Roman technology, like roads, dissipated so quickly from Britain because road building demanded a complex and well-developed web of socio-economic structures and processes. Many of Rome’s roads were centrally paid for by the empire’s coffers. Hard-wearing roads were the luxury of a wealthy empire, and simply not seen as a necessity in Anglo-Saxon Britain. More than wealth, the construction of large networks of roads required an organised bureaucracy, which can co-ordinate the scale of a national project, rather simply abiding to parochial interests. This enables the construction of roads that connect richer regions to poorer ones, or sprawling metropolises to military outposts, rather than simply aligning roads with the specific demands of a local elite.
Similarly, the society must be confident in the security of an army, wherein the state has a monopoly on violence, to allow the extension of roads into a barbaric wilderness.For any empire, finance and security are mutually reinforcing, and therefore equally important. The fort at Vindolanda on the northern border in Britain both provided the security which maintained the roads behind it, but was equally dependent on those same roads for the finances to maintain a standing garrison. When the income and trade from Rome dried up during its decline in the 4th century, so the garrison at Vindolanda could not be maintained, and so the imperial presence collapsed. Such is the challenge of road-building. Without a network of security and wealth, the means to construct expensive roads quickly disappears. The roads that the Romans left behind were the final fruits of a youthful empire, and the first losses of a fading power.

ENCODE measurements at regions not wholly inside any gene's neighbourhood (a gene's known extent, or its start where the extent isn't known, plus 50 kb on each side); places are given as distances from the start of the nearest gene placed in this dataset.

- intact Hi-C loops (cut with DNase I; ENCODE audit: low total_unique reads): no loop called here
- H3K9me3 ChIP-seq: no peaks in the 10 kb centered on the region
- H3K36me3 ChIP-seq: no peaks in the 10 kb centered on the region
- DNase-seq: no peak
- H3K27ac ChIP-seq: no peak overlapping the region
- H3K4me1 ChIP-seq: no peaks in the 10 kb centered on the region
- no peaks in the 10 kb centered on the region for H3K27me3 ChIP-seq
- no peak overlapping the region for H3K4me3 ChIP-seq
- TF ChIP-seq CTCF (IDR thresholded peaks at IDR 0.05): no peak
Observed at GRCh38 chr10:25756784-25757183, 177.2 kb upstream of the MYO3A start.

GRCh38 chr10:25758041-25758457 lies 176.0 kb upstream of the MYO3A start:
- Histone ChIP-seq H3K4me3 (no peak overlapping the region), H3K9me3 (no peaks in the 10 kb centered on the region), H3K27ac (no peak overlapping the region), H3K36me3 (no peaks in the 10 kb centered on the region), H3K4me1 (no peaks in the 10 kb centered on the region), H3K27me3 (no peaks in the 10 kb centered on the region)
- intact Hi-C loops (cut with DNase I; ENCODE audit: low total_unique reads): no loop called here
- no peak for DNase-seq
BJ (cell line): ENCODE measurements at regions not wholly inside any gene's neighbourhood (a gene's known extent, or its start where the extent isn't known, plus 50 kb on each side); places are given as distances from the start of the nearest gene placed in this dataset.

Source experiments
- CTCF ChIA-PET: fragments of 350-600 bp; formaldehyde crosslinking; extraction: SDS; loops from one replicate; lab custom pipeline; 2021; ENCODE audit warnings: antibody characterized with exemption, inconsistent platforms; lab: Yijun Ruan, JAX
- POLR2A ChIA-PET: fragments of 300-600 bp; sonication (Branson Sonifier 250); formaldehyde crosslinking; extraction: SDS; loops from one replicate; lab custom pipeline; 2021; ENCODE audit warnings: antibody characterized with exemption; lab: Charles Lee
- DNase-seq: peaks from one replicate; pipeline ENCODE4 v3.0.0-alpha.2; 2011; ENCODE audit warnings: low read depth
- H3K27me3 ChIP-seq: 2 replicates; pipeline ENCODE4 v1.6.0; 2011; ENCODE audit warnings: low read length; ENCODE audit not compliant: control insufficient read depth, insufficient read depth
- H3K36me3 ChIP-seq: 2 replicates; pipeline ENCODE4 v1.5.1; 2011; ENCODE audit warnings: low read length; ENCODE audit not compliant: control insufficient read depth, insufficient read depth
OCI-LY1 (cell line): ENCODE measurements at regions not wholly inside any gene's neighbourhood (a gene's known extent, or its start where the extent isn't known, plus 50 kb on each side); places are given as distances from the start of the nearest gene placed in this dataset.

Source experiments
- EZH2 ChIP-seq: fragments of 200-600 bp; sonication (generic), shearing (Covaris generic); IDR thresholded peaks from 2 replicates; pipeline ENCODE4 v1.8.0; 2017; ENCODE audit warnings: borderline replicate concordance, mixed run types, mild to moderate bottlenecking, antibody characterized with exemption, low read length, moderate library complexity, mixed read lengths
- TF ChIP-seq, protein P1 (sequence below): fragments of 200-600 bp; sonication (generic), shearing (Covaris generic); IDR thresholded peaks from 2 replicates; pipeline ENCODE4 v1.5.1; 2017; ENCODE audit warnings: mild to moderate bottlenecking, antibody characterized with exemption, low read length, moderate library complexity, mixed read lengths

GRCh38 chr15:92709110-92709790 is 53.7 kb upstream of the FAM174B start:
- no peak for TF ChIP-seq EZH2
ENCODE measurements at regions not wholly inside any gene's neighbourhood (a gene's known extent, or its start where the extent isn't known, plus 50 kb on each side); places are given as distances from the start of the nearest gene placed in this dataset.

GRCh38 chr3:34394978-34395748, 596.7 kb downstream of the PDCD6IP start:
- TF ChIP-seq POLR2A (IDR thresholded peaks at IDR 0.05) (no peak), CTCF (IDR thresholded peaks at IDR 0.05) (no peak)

Even as late as the Victorian period, Britain’s government could not provide for roads in such a manner, relying on a multitude of private turnpike firms to maintain the key national roads. To contrast, the Roman imperial machine had met these demands in areas as remote as the Antonine Wall and Northumberland national park, both more than a thousand miles from its capital in Rome, and each a seven week journey to their roads in Constantinople at the other edge of the empire. Many modern states would struggle with such a task. Clearly, the Roman empire was a truly remarkable machine, and its roads provide the first route into a greater understanding of its prowess.
Two Common Myths
Such is the remarkable nature of Roman roads that nearly everyone has been told two things about them at some stage in their life, regardless of their actual desire to hear so. The first maxim dictates that all roads lead to Rome, and the second that all road lines up straight as the crow flies. The first maxim is rarely taken at face value, and although the second is often accepted as a rule, it is even less true. Apart from anything else, the Romans were a pragmatic people, and so rarely would you find them bulldozing through miles of steep rock for the satisfaction of a perfectly straight road. Instead, surveyors would perform a detailed study of the relevant terrain between two points. They would then divide the route into multiple sections, each a couple of miles long, typically divided between major geographical features. Each individual section would form a straight line, but consecutive sections could run off each other at gentle angles, sometimes paving a mild zig-zag through the countryside.
Two Must-See Examples of Roman Roads in Britain